University, Union Reach Tentative Wage Agreement

    The University of California reached a tentative contract agreement with the American Federation of State, County and Municipal Employees Oct. 19, closing a 14-month negotiation period for 11,000 patient-care technical workers who have not received a pay increase since 2006.

    The five-year agreement — which includes $127 million in total salary increases and guarantees a systemwide PCT minimum wage of $14.50 by 2012 — will take effect once it is ratified by union members early next month.

    Since bargaining began in August 2007, the university has witnessed organized walkouts, student demonstrations and expressions of discontent published online by AFSCME.

    UC Office of the President spokesman Paul Schwartz said the university is relieved to have finally attained a compromise.

    “We feel that we have had fair and financially realistic proposals on the table, and we would have liked to have reached this point sooner,” he said. “But we’re pleased to now be able to provide our workers with the raises they deserve.”

    Under the new contract, PCT employees will receive 2-percent increases at the beginning of each year, as well as midyear raises of 3 to 5 percent. In addition, an across-the-board 4-percent increase will be paid retroactively between the date of ratification and Oct. 15, 2007, when the previous contract expired. The settlement also includes a significant revision to overtime benefits. The university will discontinue a current policy that excludes part-time workers by offering overtime rates only to those employees who work at least 80 hours per pay period.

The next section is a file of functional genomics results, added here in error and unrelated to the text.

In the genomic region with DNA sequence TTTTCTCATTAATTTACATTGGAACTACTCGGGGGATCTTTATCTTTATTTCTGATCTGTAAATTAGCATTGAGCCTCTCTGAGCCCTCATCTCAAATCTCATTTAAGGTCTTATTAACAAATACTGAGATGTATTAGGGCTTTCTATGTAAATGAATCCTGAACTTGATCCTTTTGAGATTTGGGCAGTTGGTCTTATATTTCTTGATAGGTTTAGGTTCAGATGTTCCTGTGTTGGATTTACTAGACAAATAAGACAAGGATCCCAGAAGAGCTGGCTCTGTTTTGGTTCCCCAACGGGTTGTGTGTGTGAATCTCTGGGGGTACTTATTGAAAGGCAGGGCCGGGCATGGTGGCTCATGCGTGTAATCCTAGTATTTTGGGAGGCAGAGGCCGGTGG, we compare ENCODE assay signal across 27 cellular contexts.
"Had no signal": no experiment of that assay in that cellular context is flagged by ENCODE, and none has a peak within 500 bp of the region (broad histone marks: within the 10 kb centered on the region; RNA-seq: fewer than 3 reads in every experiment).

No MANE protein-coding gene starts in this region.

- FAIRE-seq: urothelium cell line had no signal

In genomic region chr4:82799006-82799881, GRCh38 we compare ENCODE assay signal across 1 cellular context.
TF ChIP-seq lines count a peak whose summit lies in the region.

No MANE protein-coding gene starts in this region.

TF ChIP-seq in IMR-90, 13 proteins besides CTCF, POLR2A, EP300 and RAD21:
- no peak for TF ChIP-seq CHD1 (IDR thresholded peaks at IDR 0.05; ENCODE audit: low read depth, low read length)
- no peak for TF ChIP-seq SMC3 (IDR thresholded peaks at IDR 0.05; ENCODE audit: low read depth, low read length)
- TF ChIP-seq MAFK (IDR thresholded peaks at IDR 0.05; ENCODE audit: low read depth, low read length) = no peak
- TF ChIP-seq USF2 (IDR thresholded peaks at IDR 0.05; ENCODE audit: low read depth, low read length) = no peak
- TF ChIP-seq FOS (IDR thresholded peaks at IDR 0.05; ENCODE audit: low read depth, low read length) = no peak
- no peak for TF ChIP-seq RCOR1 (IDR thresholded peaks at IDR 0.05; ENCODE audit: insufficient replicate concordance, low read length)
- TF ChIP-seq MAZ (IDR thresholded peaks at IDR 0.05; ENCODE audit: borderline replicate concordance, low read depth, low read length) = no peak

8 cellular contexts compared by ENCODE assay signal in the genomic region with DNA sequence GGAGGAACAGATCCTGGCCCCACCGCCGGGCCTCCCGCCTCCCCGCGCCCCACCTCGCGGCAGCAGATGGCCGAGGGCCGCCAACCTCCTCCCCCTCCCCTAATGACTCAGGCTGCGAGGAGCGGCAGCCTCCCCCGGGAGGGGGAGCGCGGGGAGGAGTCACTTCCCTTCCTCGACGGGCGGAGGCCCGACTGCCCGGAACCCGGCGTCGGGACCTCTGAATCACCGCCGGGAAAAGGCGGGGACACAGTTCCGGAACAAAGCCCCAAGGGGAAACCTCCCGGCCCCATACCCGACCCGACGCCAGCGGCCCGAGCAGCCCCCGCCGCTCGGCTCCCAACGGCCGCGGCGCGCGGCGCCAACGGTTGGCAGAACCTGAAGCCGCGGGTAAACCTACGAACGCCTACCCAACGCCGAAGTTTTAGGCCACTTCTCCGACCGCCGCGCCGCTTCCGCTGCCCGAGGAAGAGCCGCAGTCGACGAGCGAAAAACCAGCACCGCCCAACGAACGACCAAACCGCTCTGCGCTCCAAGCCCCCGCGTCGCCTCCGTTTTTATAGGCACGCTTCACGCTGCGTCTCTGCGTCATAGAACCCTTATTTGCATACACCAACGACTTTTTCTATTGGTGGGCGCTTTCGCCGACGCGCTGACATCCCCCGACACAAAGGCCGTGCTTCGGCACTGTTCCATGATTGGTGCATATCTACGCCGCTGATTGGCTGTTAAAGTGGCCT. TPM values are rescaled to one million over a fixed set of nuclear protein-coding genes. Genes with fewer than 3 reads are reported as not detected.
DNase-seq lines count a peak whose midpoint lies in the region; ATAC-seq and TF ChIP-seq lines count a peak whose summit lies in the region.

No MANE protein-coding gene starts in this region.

Jessica Agost, a senior surgical technologist at UCSD Medical Center and a member of AFSCME’s patient-care bargaining team, works only four days a week, but she frequently serves extended shifts for no reward.

    “Somebody like me who works 80 percent never gets time-and-a-half,” she said. “I’m off one day a week, so even if I work 12 hours a day side by side with nurses, [overtime] does not go into effect.”

    The new overtime plan — identical to those at competing San Diego hospitals Scripps Memorial and Kaiser Permanente — grants employees 150-percent pay after eight hours and double-time after 12 hours, without the 80-hour pay period requirement.

    AFSCME Local 3299 President Lakesha Harrison added that for the first time ever, union approval will be required for any revisions to health-care or pension policies that the university wishes to implement.

    “In the past, the university was just able to say, ‘Here are your new rates for health care,’” she said. “Now the workers have the final say.”

    Agost said PCT contracts have always lasted only three years, and that the union’s most recent demands were more ambitious than usual. However, she said workers have been struggling for a long time, and that her bargaining team remained patient in order to avoid committing to a contract that was “just OK.”

    “I would say that this is the best contract PCT workers have ever received,” she said. “It might not be exactly where we want to be, but we had a lot on the table and we got a lot.”

    Harrison called the contract a victory, but emphasized that roughly 8,500 service workers — also represented by AFSCME — remain in poverty and have been working without a contract since January.

    “This agreement reflects the kind of change we’re trying to make, but this is only half the battle,” she said. “We represent 20,000 workers, and this still leaves our service workers out. Many of these workers are eligible for public assistance, and they are the workers we really need to help now.”

    Whereas patient-care technical salaries are funded by UC medical center revenues, the university relies on state money for its service workers.

    Schwartz explained that although many service employees work at the medical centers, the university must consider all service workers in the same category for equity purposes.

    “The amount of money we get from the state is the biggest single source for systemwide increases, and we have to think about employees across the system,” he said. “All of our employees deserve to be compensated fairly, and we’re working hard toward that goal to the extent that resources allow.”

    More to Discover
    Donate to The UCSD Guardian
    $200
    $500
    Contributed
    Our Goal

    Your donation will support the student journalists at University of California, San Diego. Your contribution will allow us to purchase equipment, keep printing our papers, and cover our annual website hosting costs.

    Donate to The UCSD Guardian
    $200
    $500
    Contributed
    Our Goal